fffff800`0103f258 488945b0        mov     qword ptr [rbp-50h],rax
fffff800`0103f25c 48894db8        mov     qword ptr [rbp-48h],rcx
fffff800`0103f260 488955c0        mov     qword ptr [rbp-40h],rdx
kd> ln 0xfffff8000103f240
(fffff800`0103f240)   nt!KiDivideErrorFault   |
(fffff800`0103f300)   nt!KiDebugTrapOrFault
Exact matches:
    nt!KiDivideErrorFault = <no type information>

We see that the name of the procedure is KiDivideErrorFault and not KiTrap00. We can dump the second IDT entry manually by adding a 0×10 offset but in order to automate this I wrote the following WinDbg script to dump the first 20 vectors and get their interrupt procedure names:

r? $t0=(_KIDTENTRY64 *)0xfffff800`00124070; .for (r $t1=0; @$t1 <= 13; r? $t0=(_KIDTENTRY64 *)@$t0+1) { .printf “Interrupt vector %d (0x%x):\n”, @$t1, @$t1; ln @@c++(@$t0->OffsetHigh*0×100000000 + @$t0->OffsetMiddle*0×10000 + @$t0->OffsetLow); r $t1=$t1+1 }

Here is the same script but formatted:

r? $t0=(_KIDTENTRY64 *)0xfffff800`00124070;
.for (r $t1=0; @$t1 <= 13; r? $t0=(_KIDTENTRY64 *)@$t0+1)
{
    .printf "Interrupt vector %d (0x%x):\n", @$t1, @$t1;
    ln @@c++(@$t0->OffsetHigh*0x100000000 +
        @$t0->OffsetMiddle*0x10000 + @$t0->OffsetLow);
    r $t1=$t1+1
}

The output on my system is:

Interrupt vector 0 (0x0):
(fffff800`0103f240) nt!KiDivideErrorFault | (fffff800`0103f300) nt!KiDebugTrapOrFault
Exact matches:
  nt!KiDivideErrorFault = <no type information>
Interrupt vector 1 (0×1):
(fffff800`0103f300) nt!KiDebugTrapOrFault | (fffff800`0103f440) nt!KiNmiInterrupt
Exact matches:
  nt!KiDebugTrapOrFault = <no type information>
Interrupt vector 2 (0×2):
(fffff800`0103f440) nt!KiNmiInterrupt | (fffff800`0103f680) nt!KxNmiInterrupt
Exact matches:
  nt!KiNmiInterrupt = <no type information>
Interrupt vector 3 (0×3):
(fffff800`0103f780) nt!KiBreakpointTrap | (fffff800`0103f840) nt!KiOverflowTrap
Exact matches:
  nt!KiBreakpointTrap = <no type information>
Interrupt vector 4 (0×4):
(fffff800`0103f840) nt!KiOverflowTrap | (fffff800`0103f900) nt!KiBoundFault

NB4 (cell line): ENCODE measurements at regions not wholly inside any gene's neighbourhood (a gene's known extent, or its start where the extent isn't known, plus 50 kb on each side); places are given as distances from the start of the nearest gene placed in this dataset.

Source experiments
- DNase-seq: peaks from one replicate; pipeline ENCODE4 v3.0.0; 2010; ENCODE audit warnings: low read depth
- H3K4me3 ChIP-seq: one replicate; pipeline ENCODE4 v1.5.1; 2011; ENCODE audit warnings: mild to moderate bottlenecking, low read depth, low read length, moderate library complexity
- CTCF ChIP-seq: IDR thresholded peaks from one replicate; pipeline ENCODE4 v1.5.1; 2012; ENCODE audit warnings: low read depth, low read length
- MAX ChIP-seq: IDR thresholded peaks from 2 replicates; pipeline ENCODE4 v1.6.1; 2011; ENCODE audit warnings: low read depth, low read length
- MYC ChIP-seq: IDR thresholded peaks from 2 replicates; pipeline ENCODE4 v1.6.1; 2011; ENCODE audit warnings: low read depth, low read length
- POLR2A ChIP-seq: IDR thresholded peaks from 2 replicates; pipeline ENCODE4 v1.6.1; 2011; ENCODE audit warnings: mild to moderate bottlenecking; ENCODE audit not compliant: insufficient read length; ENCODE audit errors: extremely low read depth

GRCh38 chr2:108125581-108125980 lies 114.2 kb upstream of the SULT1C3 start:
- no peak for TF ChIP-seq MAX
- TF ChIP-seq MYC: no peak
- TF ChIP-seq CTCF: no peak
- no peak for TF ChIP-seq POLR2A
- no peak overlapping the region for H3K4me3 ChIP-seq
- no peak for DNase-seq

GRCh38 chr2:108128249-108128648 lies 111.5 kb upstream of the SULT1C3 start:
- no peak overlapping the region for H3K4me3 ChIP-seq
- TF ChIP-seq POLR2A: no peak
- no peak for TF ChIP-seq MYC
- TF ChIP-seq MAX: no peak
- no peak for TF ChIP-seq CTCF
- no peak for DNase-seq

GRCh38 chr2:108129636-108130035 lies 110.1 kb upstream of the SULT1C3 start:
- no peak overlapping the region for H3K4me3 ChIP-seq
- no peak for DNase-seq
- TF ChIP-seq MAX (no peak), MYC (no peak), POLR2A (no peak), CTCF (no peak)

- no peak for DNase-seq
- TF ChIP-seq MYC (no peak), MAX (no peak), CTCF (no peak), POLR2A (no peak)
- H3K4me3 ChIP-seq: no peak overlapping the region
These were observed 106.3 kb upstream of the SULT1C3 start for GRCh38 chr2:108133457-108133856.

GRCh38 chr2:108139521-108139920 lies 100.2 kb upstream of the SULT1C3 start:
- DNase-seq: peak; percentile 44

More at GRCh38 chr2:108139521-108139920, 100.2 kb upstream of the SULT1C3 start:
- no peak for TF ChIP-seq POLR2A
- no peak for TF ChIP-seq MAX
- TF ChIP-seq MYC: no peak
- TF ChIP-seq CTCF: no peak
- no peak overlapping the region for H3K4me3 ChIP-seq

Exact matches:
  nt!KiOverflowTrap = <no type information>
Interrupt vector 5 (0×5):
(fffff800`0103f900) nt!KiBoundFault | (fffff800`0103f9c0) nt!KiInvalidOpcodeFault
Exact matches:
  nt!KiBoundFault = <no type information>
Interrupt vector 6 (0×6):
(fffff800`0103f9c0) nt!KiInvalidOpcodeFault | (fffff800`0103fb80) nt!KiNpxNotAvailableFault
Exact matches:
  nt!KiInvalidOpcodeFault = <no type information>
Interrupt vector 7 (0×7):
(fffff800`0103fb80) nt!KiNpxNotAvailableFault | (fffff800`0103fc40) nt!KiDoubleFaultAbort
Exact matches:
  nt!KiNpxNotAvailableFault = <no type information>
Interrupt vector 8 (0×8):
(fffff800`0103fc40) nt!KiDoubleFaultAbort | (fffff800`0103fd00) nt!KiNpxSegmentOverrunAbort
Exact matches:
  nt!KiDoubleFaultAbort = <no type information>
Interrupt vector 9 (0×9):
(fffff800`0103fd00) nt!KiNpxSegmentOverrunAbort | (fffff800`0103fdc0) nt!KiInvalidTssFault
Exact matches:
  nt!KiNpxSegmentOverrunAbort = <no type information>
Interrupt vector 10 (0xa):
(fffff800`0103fdc0) nt!KiInvalidTssFault | (fffff800`0103fe80) nt!KiSegmentNotPresentFault
Exact matches:
  nt!KiInvalidTssFault = <no type information>
Interrupt vector 11 (0xb):
(fffff800`0103fe80) nt!KiSegmentNotPresentFault | (fffff800`0103ff80) nt!KiStackFault
Exact matches:
  nt!KiSegmentNotPresentFault = <no type information>
Interrupt vector 12 (0xc):
(fffff800`0103ff80) nt!KiStackFault | (fffff800`01040080) nt!KiGeneralProtectionFault
Exact matches:
  nt!KiStackFault = <no type information>
Interrupt vector 13 (0xd):
(fffff800`01040080) nt!KiGeneralProtectionFault | (fffff800`01040180) nt!KiPageFault
Exact matches:
  nt!KiGeneralProtectionFault = <no type information>
Interrupt vector 14 (0xe):
(fffff800`01040180) nt!KiPageFault | (fffff800`010404c0) nt!KiFloatingErrorFault
Exact matches: